Tag Archives: Abraham Kuyper

The American Solidarity Party: Would Kuyper Vote for Them? 

This election cycle has forced a lot of Christians—myself included—to rethink their approach to politics from the ground up. While Hillary Clinton’s nomination by the Democratic Party didn’t come as much of a shock, this time last year I couldn’t have predicted that Donald Trump would emerge victorious from the Republican primaries. And yet here […]

Continue reading

Kuyper on the Church and the Kingdom of God

Exactly what is the relation of the church to God’s kingdom? Are they the same thing? Are they distinct? Abraham Kuyper responds to these questions in the following quote, taken from his address to the Free Church in Amsterdam, now translated in the volume Rooted and Grounded: The Church as Organism and Institution (Christian’s Library Press, 2013): […]

Continue reading

In Defense of Worldview

The term “worldview” is thrown around a lot in evangelical circles—especially in the world of Christian education—but very rarely is it defined with any care or precision. Much less do many Christians realize just how controversial it is. After all, the term doesn’t come from Scripture or even from Christian theologians, but rather from modern […]

Continue reading

From Culture War Burnout to Cultural Faithfulness

The question of Christianity and cultural faithfulness has been one of my most passionate and personal questions; it’s also one of the more contentious questions facing the American Church today. The more you read, the more complicated the question becomes. As a friend of mine says often, “Everything is complicated and everything is connected.” How […]

Continue reading

A Neo-Calvinist Critique of Common Grace?

The following is an excerpt from the work Christ and Culture by Klaas Schilder (1890-1952), in which Schilder challenges the popular doctrine of “common grace” as developed by Abraham Kuyper. His logic is rather clever here, and it has consequences for our understanding of the Christian’s relationship to non-Christian culture. Is God’s restraint of his judgment against sinners […]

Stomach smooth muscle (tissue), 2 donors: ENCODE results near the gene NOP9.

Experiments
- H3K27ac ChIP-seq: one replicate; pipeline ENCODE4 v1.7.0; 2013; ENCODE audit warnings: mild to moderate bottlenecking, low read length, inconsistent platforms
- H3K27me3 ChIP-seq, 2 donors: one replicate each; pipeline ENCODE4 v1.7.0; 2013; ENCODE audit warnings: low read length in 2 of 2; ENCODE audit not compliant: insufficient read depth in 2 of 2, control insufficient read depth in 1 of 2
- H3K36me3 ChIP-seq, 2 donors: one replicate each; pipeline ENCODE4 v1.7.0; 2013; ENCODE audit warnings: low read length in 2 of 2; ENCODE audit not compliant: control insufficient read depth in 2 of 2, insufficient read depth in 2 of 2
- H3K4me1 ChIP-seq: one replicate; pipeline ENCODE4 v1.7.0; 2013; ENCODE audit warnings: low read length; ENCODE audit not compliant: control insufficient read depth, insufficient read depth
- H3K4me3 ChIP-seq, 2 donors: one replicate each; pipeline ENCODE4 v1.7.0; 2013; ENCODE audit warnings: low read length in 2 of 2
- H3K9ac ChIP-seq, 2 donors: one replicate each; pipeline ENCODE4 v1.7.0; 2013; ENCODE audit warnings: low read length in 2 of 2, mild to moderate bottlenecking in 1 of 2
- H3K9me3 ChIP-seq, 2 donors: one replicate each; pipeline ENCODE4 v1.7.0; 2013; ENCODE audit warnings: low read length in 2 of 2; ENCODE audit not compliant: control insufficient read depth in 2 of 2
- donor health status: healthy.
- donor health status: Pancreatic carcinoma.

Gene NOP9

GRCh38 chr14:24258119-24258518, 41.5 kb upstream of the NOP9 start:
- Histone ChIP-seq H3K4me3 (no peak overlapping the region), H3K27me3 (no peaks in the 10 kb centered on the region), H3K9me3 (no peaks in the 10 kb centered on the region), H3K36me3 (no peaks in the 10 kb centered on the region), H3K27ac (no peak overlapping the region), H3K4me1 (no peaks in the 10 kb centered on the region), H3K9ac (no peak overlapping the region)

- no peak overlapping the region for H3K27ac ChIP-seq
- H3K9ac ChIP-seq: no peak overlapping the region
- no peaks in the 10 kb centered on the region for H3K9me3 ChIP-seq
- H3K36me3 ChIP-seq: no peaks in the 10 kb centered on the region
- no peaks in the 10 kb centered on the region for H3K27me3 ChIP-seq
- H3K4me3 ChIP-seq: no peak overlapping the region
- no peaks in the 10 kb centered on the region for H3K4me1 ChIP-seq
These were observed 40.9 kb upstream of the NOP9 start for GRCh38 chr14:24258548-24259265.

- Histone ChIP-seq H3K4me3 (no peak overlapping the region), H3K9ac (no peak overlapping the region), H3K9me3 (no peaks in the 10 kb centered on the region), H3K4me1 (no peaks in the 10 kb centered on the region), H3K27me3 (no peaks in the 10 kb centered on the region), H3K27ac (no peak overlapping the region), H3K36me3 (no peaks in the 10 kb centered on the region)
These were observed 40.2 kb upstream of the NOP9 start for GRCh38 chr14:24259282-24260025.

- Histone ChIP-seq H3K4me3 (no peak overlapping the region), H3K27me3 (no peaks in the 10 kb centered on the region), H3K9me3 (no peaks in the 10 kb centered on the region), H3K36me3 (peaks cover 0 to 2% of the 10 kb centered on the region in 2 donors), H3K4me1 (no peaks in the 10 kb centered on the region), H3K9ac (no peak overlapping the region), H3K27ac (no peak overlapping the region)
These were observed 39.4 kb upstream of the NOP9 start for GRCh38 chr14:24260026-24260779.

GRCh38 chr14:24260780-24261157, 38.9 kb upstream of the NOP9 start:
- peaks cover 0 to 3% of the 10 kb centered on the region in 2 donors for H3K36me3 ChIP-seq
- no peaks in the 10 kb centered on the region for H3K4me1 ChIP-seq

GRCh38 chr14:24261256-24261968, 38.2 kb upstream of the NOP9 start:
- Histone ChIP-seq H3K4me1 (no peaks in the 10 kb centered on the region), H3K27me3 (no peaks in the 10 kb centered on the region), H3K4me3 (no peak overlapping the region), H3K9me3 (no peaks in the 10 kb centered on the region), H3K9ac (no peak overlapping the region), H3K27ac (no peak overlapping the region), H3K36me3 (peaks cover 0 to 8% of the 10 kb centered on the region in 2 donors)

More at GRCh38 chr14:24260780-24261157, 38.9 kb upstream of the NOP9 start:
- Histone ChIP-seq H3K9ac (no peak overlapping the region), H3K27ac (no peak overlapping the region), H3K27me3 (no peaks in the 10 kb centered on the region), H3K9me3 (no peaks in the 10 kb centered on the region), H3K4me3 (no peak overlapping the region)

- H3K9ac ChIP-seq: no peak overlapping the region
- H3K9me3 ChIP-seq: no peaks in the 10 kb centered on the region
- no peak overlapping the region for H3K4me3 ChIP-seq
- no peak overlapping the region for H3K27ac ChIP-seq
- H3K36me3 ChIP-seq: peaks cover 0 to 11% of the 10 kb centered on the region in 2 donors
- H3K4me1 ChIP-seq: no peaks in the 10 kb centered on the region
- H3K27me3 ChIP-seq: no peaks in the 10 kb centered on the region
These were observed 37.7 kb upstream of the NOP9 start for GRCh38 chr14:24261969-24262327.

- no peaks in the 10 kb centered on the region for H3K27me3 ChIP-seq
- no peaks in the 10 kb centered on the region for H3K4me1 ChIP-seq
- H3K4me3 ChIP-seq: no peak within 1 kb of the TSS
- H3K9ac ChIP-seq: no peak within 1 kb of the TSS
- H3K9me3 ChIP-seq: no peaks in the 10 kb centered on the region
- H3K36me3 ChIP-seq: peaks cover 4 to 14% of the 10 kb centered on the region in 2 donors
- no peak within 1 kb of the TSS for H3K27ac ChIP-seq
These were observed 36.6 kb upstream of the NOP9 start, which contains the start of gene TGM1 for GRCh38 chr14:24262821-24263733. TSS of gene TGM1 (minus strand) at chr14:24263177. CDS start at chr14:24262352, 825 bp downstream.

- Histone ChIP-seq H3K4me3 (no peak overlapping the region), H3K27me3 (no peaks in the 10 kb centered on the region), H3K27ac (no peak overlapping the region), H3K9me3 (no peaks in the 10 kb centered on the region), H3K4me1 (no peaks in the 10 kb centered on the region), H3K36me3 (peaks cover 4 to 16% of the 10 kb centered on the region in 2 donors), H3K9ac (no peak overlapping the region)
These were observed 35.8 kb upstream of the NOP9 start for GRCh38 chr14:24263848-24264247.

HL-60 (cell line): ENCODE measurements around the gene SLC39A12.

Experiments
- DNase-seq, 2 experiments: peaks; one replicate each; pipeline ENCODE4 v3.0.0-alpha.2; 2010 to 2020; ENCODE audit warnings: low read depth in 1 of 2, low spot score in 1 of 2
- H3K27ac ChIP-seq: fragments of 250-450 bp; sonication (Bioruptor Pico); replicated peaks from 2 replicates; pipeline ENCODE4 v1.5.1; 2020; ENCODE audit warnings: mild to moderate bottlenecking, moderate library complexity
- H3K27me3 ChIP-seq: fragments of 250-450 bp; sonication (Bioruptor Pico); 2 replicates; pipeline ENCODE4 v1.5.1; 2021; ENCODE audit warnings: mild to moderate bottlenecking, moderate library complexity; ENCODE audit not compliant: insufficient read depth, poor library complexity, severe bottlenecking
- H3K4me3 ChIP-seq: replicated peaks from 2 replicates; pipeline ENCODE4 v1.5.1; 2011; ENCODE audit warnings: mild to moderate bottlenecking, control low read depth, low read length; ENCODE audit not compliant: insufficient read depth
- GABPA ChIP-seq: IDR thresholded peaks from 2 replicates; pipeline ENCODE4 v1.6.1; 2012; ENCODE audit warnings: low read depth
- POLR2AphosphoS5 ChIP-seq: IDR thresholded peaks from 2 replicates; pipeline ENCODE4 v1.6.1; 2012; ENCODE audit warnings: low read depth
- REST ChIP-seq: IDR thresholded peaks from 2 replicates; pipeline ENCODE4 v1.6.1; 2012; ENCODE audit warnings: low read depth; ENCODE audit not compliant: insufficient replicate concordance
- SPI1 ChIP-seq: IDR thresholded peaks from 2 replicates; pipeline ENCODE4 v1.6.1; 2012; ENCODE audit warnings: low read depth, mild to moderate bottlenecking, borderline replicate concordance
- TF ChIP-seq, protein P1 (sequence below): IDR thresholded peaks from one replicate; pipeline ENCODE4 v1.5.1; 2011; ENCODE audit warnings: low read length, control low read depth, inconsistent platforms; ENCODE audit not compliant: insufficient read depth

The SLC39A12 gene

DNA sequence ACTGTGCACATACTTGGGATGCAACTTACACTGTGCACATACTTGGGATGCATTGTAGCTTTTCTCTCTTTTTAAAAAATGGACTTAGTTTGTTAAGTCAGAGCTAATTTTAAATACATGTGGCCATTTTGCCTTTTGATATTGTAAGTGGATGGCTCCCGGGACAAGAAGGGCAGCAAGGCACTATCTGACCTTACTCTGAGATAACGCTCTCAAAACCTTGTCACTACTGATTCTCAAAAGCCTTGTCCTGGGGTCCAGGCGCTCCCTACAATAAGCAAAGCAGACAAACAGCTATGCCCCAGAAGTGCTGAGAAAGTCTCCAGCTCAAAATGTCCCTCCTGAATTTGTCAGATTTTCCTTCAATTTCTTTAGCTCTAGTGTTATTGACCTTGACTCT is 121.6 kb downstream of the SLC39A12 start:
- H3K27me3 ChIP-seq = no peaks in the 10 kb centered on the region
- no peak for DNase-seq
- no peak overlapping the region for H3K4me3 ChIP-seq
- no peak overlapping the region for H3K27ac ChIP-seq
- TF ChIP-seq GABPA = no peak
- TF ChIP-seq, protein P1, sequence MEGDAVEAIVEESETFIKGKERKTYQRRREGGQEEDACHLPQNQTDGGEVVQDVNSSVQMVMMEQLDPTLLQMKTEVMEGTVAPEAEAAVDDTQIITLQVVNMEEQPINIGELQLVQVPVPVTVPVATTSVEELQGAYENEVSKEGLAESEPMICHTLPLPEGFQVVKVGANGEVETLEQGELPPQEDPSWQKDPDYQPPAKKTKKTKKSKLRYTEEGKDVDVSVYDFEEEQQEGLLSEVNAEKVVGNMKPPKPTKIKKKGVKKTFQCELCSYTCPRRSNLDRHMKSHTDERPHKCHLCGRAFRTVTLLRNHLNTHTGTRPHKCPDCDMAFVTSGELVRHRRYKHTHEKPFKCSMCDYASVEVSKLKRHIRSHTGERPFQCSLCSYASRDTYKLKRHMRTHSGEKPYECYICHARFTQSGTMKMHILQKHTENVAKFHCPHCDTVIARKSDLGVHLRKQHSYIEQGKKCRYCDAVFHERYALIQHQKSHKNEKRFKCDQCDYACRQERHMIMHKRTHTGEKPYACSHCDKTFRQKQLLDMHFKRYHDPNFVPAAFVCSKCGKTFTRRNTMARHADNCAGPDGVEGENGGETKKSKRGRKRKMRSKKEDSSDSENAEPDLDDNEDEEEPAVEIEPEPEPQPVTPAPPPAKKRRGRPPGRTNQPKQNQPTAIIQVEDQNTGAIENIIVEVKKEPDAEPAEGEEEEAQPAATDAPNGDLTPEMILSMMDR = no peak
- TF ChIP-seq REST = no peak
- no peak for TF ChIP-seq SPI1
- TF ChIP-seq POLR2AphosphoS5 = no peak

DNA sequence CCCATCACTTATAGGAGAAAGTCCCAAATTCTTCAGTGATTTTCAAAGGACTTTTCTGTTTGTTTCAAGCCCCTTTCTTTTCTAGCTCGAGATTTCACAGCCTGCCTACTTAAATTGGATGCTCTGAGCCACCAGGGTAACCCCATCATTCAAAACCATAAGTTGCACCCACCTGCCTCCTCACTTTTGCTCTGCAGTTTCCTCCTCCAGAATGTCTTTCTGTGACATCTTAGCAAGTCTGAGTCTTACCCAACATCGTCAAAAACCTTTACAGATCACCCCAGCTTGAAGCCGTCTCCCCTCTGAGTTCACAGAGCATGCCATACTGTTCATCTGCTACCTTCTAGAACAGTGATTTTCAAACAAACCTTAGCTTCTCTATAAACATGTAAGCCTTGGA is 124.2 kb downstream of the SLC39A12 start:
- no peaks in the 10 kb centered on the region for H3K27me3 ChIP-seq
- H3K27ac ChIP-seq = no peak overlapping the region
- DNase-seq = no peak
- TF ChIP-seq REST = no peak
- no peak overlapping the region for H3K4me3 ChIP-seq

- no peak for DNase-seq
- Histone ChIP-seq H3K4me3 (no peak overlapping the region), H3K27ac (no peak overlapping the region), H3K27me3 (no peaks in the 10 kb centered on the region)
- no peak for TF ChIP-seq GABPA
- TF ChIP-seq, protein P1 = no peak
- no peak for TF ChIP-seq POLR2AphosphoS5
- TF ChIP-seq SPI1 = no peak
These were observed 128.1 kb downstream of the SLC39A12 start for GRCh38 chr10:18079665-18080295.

Continue reading

Resources on Neo-Calvinism and Two Kingdoms

Books Bavinck, Herman. Reformed Dogmatics. 4 vols. Grand Rapids, MI: Baker, 2008. Bratt, James. Abraham Kuyper: Modern Calvinist, Christian Democrat. Grand Rapids, MI: Eerdmans, 2013. Frame, John. The Escondido Theology: A Reformed Response to Two Kingdom Theology. Whitefield Media, 2011. Kuyper, Abraham. Lectures on Calvinism. Grand Rapids, M: Eerdmans, 1943. McIlhenny, Ryan, ed. Kingdoms Apart: […]

Continue reading

A Quick and Easy Chart on Two Kingdoms and Neo-Calvinism

The doctrine of “two kingdoms” has received a lot of attention in Reformed circles lately. Some say the idea is clearly Calvinistic, while others reject it as a “Lutheran” distinctive. To clear up some of the confusion over these issues, I recently created this chart and posted it publicly. It has generated a lot of […]

Continue reading

Interacting with Christmas Culture

Christmas is a beautiful time of year to engage well with the broader culture. Unfortunately many of us fail at this because we don’t want to engage lovingly, winsomely, or sacrificially with those around us. I will give you an example. A wonderful saint sent me the video below. If you have an extra three […]

Continue reading

Lord over Every Square Inch of CSU

Things took a turn for the worse for evangelical campus ministries nationwide last week. America’s largest university system, California State University, has officially “derecognized” InterVarsity Christian Fellowship on all of its 23 campuses. This was in response to IVCF’s refusal to comply with CSU’s new “all-comers” policy requiring all campus organizations to open up leadership roles […]

Continue reading

Two Kingdoms vs. Two Cities: What’s the Difference?

As Christians, we are called to be “in” the world but not “of” the world. Jesus preached in the Sermon on the Mount that our mission is to be salt and light (Matt. 5:13-16). But exactly how are we supposed to do this in the midst of a secular culture? What does it look like concretely? […]

Continue reading